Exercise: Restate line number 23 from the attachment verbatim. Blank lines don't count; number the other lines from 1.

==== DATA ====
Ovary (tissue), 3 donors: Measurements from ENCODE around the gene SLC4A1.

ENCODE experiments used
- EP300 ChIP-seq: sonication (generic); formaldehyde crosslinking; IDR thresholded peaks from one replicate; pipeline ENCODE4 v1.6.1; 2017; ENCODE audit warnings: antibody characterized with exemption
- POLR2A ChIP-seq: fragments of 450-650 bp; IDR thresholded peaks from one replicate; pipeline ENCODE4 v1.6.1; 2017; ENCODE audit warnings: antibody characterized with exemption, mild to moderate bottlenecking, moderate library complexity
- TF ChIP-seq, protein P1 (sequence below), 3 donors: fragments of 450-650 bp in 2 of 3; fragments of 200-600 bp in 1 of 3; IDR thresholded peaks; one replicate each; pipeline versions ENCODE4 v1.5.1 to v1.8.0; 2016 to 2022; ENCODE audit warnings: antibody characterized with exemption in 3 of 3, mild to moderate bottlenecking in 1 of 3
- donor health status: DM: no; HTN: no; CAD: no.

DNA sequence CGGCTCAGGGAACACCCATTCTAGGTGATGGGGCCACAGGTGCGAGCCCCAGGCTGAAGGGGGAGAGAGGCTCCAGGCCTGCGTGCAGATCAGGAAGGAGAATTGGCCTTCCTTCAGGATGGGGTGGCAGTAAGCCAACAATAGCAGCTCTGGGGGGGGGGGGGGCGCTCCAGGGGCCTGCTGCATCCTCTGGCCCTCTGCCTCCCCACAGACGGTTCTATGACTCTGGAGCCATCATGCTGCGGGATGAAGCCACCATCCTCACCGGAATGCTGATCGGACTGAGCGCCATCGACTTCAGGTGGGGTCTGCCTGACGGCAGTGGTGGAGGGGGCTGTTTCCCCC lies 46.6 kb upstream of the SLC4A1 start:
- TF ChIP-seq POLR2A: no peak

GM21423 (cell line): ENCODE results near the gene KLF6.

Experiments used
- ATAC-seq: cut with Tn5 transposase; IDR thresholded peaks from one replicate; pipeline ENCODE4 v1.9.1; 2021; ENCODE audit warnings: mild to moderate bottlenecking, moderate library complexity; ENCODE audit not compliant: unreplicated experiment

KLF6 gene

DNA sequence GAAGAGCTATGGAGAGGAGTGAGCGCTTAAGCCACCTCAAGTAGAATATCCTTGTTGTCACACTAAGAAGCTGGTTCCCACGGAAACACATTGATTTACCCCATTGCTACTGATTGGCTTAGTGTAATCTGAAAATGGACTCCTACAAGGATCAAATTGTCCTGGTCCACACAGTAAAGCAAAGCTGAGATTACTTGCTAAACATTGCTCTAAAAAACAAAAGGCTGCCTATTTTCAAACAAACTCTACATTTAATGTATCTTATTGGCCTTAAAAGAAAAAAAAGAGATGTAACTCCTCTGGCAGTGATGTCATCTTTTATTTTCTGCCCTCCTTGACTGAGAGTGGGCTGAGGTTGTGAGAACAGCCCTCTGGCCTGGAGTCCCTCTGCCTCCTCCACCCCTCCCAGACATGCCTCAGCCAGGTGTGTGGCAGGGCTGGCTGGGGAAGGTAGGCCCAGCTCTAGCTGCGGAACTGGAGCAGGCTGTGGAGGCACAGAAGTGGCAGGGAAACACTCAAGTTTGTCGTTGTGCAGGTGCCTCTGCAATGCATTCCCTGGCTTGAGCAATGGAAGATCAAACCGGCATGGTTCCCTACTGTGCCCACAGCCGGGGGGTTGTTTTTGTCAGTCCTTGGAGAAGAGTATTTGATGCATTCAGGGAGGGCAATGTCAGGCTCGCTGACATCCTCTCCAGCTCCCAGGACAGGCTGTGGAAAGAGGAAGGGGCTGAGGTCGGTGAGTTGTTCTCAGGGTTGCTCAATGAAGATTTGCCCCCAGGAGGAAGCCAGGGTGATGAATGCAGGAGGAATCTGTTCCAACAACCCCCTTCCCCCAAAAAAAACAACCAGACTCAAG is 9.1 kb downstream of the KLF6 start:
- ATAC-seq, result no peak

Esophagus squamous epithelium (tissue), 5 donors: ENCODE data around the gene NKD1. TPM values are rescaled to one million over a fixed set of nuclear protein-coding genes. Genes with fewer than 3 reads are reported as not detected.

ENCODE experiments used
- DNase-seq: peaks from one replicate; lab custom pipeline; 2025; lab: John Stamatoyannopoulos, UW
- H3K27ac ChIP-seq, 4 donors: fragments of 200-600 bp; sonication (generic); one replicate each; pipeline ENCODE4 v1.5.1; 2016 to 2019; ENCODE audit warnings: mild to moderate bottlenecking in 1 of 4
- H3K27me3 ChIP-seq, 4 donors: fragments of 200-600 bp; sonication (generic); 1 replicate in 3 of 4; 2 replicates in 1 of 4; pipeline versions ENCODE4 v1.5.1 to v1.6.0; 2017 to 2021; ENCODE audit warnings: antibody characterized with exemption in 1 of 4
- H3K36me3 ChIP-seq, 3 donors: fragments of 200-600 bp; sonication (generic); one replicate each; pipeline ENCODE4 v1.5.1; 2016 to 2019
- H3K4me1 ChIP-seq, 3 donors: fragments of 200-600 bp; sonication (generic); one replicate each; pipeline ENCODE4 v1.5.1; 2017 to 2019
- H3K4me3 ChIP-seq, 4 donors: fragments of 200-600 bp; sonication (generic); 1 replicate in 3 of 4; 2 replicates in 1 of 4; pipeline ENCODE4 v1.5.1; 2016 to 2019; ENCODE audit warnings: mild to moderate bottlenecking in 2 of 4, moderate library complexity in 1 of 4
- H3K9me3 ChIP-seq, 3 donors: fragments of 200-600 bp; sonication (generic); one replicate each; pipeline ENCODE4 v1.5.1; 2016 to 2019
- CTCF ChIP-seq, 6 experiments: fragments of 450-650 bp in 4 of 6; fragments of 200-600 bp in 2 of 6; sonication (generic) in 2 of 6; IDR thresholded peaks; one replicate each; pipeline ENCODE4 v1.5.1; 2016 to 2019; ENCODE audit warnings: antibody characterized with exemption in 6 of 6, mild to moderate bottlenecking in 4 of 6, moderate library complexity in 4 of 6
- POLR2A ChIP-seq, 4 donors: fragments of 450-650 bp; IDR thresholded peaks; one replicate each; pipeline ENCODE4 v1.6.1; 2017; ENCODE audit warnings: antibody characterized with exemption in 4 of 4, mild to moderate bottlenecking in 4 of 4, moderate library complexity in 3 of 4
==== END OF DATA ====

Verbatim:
- H3K9me3 ChIP-seq, 3 donors: fragments of 200-600 bp; sonication (generic); one replicate each; pipeline ENCODE4 v1.5.1; 2016 to 2019